"laestadian, apostolic, gay, lgbtq, ex-oalc, ex-llc, llc, oalc, bunner" LEARNING TO LIVE FREE: Christian Unity, Laestadian Unity

Tuesday, November 20, 2007

Christian Unity, Laestadian Unity

What is the basis for Christian unity? We all know how unsuccessful Laestadianism is when it comes to unity. What started as a church-within-a-church in nineteenth century Finland quickly splintered into differing and competing groups both there and in the United States, where acronyms like ALC, FALC, OALC, LLC and more denote the many groups --most of whom think they are the only true church.

Of course, all the Laestadian splinters are but a microcosm of the even greater disunity throughout greater Christendom. Depending on which historians you read, Eastern Orthodoxy and Roman Catholicism either parted ways in 1066 or were never one church to begin with. Then in the 1500s the Anglicans split off, and poor, naive, Martin Luther opened the floodgates for split-offs and spin-offs by translating the Bible into the vernacular, effectively allowing each reader to be their own priest, preacher, and theologian. He actually believed that if each person could read the Bible for themselves they'd all agree with his interpretation!

I'd like to start a conversation here about what keeps us together as Christians, as ex-Laestadians, as human beings... I'll start by quoting this excerpt of an article I read in another context but which I found illuminating...

If we are to restore unity amidst our differences, I don't think we will find it in the Bible. After all, the expression of the Word of God par excellence for Christian people is not the Bible. It is, rather, Jesus himself – the Word made flesh. At the heart of our faith, we see Jesus as the most sublime expression of the Word of God, and we are convinced that Jesus as the Christ is not locked into a particular period of history, but is a living presence in the life of the church today and in the life of each of us who seek to be his followers. The Bible is a tool – and an indispensable one – in coming to know the Christ, as are tradition and reason. But the tools can ever only be tools – none of them can ever replace the One whom they help us to find.

St. Paul has been much maligned over the years. He is regarded by many as a misogynistic conservative. But it is closer to the truth, I think, to acknowledge that whatever else St. Paul was or might have been, at heart, he was a mystic whose own conversion to the Christian faith was rooted in an encounter with the Risen Christ that was difficult to put into words. As Paul himself says, when it happened, he couldn't tell whether or not he was in his own body, and after it was over, he had seen things that were impossible to describe. But the result of this encounter with the Risen Christ for Paul was radical transformation – the kind of transformation that made Paul, the observant Jew, able to say – quite astonishingly – that in Christ, there is "neither Jew nor Greek, slave nor free, male nor female." This leads me to conclude that in Christ, there is also neither conservative nor liberal, Global South or Global North, straight or gay. Rather, there are only human beings made in the image of God, baptized into the Body of Christ, each seeking to be transformed through our own encounter with the Risen Christ. Our life in Christ lies exactly there: in Christ. Not in the Bible, nor even in our tradition. And Jesus reminded his followers many times that life in Christ was often an unpredictable and personally crucifying experience.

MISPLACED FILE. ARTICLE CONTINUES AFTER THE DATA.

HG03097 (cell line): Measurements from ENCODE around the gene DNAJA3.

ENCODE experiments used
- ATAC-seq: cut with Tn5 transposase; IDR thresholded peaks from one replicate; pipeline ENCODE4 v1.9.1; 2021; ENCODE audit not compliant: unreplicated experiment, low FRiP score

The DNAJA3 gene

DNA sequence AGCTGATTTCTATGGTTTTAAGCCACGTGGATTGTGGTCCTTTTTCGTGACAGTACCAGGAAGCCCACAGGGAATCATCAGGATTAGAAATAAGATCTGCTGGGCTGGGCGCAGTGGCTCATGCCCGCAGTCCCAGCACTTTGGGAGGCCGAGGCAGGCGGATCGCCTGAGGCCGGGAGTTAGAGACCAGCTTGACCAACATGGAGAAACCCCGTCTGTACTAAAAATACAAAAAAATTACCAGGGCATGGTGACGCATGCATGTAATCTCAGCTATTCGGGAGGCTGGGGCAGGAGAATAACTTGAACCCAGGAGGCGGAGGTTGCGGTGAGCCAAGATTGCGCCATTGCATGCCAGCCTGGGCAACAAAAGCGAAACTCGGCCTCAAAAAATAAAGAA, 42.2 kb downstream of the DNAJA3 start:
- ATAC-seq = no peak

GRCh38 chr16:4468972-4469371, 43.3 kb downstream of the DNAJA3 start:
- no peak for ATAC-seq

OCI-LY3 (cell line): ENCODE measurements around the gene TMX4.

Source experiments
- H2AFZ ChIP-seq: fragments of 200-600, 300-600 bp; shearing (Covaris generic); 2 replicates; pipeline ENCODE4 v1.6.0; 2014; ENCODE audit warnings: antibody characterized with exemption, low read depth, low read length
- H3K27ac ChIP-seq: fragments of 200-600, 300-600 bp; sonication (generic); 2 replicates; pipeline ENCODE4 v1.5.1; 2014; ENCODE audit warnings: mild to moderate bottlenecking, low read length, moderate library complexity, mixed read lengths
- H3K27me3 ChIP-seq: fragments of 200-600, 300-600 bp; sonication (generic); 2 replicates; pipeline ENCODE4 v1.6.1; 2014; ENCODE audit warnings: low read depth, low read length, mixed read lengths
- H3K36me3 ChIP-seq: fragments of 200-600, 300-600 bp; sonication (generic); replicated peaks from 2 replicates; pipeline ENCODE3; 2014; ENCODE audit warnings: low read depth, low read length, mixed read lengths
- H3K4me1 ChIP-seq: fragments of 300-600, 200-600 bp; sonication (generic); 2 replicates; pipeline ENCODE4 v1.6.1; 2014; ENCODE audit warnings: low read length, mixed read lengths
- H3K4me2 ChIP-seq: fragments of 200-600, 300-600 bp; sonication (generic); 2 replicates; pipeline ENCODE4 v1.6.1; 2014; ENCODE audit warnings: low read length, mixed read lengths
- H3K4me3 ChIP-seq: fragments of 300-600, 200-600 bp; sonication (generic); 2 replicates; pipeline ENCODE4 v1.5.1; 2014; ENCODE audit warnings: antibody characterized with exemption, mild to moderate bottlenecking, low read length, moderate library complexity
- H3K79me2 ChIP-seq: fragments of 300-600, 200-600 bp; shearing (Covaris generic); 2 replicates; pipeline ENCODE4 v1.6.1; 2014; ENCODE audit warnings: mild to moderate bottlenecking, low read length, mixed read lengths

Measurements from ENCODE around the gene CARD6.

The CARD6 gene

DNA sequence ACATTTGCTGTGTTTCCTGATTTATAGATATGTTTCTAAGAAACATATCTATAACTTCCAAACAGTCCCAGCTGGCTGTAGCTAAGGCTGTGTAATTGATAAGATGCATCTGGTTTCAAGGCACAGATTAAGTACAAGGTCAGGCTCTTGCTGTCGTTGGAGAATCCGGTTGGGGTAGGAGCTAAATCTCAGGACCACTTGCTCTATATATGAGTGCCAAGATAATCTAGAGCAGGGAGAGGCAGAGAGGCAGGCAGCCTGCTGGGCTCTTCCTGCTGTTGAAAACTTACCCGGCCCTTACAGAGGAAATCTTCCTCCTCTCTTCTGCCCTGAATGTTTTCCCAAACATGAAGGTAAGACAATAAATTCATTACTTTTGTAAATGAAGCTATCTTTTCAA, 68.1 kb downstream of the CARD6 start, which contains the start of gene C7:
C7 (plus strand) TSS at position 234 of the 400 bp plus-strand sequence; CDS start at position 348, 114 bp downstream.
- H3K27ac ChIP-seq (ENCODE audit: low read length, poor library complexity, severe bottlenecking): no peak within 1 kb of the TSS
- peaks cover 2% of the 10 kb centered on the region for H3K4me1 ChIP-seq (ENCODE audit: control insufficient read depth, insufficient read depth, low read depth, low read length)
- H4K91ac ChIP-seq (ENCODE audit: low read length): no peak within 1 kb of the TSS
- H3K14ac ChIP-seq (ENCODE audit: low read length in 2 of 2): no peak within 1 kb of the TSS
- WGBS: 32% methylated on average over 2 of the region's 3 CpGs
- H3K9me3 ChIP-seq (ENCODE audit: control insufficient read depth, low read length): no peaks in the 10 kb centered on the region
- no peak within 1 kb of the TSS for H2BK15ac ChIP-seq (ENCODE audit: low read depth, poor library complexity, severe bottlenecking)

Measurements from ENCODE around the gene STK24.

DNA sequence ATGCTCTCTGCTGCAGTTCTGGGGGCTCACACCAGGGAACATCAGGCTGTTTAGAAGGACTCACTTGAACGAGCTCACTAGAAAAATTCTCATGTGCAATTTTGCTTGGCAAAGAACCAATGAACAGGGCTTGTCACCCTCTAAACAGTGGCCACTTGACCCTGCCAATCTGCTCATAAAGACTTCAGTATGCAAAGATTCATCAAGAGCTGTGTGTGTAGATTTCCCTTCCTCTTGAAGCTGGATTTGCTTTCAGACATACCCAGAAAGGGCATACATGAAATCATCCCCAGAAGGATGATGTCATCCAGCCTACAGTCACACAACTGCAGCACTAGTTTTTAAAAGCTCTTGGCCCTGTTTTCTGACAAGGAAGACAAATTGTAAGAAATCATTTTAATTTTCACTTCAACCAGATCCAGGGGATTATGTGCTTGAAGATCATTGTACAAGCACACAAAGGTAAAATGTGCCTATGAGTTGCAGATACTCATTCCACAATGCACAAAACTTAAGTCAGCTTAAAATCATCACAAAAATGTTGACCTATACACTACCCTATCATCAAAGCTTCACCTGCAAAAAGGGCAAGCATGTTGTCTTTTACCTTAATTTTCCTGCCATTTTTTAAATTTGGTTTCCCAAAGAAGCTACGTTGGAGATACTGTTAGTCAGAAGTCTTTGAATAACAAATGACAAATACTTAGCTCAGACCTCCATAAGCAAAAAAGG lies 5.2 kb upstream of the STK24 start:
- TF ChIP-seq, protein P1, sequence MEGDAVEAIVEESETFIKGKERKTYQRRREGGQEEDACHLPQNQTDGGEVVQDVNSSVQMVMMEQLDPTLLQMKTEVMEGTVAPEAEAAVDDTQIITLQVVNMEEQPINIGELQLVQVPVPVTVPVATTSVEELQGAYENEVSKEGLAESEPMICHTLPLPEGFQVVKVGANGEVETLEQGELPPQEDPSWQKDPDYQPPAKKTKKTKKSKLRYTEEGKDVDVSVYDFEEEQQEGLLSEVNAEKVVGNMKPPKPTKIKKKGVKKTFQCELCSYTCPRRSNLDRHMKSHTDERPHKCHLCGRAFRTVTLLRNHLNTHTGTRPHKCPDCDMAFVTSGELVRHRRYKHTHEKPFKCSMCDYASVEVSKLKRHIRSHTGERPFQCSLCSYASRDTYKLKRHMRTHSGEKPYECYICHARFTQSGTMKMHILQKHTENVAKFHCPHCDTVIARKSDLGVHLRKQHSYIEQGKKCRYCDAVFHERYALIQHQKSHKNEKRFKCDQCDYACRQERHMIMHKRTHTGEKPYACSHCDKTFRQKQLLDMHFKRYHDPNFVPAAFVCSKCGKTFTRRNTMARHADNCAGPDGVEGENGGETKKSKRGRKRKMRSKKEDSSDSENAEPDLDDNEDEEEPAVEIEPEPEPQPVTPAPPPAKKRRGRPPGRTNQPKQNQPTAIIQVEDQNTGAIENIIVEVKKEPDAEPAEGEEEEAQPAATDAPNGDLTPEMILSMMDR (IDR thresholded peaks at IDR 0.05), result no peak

After making this post, I ran across this funny cartoon on CartoonChurch.com regarding some of things that divide us, so I'm making this update. ;-)



  1. Oh, that one's going to ruffle a few feathers in this crowd. I can hear it already. I love the quote, by the way.

  2. There are many good things in the quote, indeed, although I probably would express it a bit differently. And of course, I don't know what the ideas behind that quote are. I might not be able to subscribe to all the ideas behind it, but the quote itself is pretty good.

    However, the mentioning of the different branches of Laestadianism made me think about the parallel with Mormonism. I think it might be beneficial for recovering ex-Laestadians and especially doubting Laestadians to read about the different branches of the Latter Day Saints movement and see the similarities. Laestadianism is not unique in any way, although its adherents are made to believe it is.

    To start with you can take a look at this Wikipedia list:

  3. That is a beautiful and insightful passage!

  4. "Laestadianism is not unique in any way, although its adherents are made to believe it is."

    Very true. When I left, I thought I was the only one who'd ever gone through such an experience, but I've learned that there are so many others out there--Baptists, Mormons, Haredi Jews--who've had experiences almost identical to mine. Some of the basic parts of my experience are mirrored in the experience of almost any small-town kid who grows up and moves away.